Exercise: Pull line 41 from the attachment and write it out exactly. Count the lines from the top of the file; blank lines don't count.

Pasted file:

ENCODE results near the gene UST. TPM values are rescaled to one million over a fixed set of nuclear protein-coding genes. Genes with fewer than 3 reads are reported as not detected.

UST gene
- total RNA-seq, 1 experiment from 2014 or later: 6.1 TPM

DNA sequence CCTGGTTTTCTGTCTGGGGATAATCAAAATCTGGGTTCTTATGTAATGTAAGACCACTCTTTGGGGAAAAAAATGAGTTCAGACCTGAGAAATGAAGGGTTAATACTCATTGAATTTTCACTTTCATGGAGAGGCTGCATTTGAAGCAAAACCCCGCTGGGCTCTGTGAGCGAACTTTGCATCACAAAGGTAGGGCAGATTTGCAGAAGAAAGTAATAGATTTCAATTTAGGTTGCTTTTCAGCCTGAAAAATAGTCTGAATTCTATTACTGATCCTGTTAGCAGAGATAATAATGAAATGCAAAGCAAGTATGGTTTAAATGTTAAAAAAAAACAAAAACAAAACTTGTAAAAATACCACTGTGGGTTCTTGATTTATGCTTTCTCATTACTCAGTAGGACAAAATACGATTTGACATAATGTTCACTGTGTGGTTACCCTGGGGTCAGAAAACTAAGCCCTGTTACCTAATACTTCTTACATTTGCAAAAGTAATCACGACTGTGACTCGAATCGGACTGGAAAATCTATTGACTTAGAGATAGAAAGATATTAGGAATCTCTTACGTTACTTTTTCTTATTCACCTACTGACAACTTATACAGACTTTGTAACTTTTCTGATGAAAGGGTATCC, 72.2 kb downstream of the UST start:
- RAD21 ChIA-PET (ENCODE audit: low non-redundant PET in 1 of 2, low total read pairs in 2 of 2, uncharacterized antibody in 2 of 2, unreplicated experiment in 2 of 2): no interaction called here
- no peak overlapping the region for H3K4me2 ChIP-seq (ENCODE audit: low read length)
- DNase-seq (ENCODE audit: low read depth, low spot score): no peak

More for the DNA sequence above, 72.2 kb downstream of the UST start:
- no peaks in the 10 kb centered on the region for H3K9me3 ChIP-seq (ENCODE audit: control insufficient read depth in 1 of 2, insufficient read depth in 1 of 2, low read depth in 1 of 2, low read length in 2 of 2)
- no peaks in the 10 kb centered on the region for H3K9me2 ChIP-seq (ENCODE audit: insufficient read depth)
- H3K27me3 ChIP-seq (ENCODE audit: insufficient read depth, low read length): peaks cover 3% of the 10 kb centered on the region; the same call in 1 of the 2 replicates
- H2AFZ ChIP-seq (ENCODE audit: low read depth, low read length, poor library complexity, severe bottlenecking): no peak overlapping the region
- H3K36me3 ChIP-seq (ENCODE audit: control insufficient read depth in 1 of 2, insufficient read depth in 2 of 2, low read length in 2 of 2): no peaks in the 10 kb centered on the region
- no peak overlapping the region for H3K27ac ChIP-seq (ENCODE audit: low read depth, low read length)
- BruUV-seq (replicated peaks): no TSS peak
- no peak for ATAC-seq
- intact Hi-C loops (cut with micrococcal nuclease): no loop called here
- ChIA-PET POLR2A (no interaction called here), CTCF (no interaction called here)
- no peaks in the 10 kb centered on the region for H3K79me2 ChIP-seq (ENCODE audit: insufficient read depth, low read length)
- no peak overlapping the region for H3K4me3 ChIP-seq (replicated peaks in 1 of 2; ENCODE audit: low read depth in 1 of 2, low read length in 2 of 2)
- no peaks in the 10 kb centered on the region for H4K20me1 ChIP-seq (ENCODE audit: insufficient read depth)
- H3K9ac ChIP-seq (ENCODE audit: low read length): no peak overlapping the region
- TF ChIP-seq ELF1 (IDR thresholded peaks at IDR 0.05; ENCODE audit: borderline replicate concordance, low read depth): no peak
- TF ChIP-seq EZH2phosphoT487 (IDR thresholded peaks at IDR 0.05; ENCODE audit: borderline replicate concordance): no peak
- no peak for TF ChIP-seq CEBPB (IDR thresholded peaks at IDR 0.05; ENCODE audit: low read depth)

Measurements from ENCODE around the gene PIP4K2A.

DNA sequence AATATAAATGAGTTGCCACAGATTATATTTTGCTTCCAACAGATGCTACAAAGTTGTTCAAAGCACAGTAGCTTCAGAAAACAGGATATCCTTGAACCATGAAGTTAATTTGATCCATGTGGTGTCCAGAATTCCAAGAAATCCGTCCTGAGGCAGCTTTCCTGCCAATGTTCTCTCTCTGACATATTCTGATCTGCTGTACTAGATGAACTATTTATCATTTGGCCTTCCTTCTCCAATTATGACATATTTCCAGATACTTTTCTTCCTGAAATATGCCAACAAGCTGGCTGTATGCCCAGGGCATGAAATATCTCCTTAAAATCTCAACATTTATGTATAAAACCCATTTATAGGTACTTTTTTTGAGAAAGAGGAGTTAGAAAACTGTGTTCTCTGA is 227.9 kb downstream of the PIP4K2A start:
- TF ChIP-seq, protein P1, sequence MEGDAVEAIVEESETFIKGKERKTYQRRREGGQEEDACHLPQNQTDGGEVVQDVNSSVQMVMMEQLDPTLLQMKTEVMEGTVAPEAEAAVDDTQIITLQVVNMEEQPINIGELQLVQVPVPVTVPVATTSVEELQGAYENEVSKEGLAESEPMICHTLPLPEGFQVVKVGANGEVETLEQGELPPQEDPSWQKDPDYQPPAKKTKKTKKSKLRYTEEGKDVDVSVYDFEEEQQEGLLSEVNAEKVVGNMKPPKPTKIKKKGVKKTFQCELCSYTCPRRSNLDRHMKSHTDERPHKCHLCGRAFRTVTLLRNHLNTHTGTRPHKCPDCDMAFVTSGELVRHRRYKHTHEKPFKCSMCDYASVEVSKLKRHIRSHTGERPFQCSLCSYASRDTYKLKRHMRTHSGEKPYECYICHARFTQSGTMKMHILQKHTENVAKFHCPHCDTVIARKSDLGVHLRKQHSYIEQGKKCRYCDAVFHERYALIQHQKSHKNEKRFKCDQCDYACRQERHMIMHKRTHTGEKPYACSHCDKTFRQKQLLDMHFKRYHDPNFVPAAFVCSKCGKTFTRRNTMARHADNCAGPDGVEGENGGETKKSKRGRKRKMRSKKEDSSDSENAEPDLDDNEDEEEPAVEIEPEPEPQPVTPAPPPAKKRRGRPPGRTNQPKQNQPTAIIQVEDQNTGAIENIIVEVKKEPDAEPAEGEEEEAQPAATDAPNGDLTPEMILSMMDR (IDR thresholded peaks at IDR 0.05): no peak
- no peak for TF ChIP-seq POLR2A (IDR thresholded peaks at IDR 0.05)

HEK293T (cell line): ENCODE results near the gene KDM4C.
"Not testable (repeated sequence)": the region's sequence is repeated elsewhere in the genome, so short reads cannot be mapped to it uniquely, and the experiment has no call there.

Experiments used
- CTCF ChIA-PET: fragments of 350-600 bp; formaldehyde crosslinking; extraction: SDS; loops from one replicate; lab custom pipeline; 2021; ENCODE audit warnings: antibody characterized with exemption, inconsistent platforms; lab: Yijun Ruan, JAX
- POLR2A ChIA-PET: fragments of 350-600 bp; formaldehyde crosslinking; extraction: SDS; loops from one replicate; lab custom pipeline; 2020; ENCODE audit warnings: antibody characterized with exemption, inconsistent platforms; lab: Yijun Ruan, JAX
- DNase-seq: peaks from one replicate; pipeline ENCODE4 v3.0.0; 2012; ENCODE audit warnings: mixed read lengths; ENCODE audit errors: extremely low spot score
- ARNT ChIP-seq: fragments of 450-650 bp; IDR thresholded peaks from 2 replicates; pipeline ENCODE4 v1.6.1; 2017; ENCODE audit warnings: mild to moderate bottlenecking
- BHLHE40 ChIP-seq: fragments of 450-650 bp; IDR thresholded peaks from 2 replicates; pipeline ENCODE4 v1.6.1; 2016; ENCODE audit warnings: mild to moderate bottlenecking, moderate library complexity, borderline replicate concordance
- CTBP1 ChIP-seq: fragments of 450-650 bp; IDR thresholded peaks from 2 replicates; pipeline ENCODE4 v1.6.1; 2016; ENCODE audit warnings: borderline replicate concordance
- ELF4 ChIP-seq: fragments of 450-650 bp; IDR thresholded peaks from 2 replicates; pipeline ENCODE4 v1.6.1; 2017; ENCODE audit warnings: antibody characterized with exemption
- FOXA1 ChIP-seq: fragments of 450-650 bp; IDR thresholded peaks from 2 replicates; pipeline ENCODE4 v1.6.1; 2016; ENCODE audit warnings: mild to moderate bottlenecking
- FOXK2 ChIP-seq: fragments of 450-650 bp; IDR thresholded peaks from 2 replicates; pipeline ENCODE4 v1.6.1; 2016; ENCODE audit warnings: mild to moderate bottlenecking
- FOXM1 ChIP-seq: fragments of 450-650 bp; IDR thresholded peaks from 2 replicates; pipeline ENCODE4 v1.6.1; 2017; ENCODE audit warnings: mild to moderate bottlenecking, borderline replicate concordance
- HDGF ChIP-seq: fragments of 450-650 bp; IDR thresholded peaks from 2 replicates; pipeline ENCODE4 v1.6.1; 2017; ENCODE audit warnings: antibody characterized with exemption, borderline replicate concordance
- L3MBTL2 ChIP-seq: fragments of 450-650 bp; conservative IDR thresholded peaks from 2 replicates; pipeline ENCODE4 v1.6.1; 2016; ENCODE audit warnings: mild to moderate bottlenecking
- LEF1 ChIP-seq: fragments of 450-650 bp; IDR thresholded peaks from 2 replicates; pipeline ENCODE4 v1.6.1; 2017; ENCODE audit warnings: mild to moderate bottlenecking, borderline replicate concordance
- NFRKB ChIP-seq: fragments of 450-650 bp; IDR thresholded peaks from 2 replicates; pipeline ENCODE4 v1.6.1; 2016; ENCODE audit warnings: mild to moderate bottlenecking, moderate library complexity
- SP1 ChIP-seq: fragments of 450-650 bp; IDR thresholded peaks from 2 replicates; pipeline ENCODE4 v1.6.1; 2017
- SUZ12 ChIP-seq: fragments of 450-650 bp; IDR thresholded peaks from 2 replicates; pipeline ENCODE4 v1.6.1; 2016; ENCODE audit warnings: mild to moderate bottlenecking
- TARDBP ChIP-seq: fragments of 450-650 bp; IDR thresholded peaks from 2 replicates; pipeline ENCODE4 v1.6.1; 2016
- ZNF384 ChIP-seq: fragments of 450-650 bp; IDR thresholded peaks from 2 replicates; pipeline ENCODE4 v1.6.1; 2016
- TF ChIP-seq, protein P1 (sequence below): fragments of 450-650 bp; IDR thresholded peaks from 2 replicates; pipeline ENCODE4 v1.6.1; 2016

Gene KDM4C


- FOXK2 ChIP-seq: fragments of 450-650 bp; IDR thresholded peaks from 2 replicates; pipeline ENCODE4 v1.6.1; 2016; ENCODE audit warnings: mild to moderate bottlenecking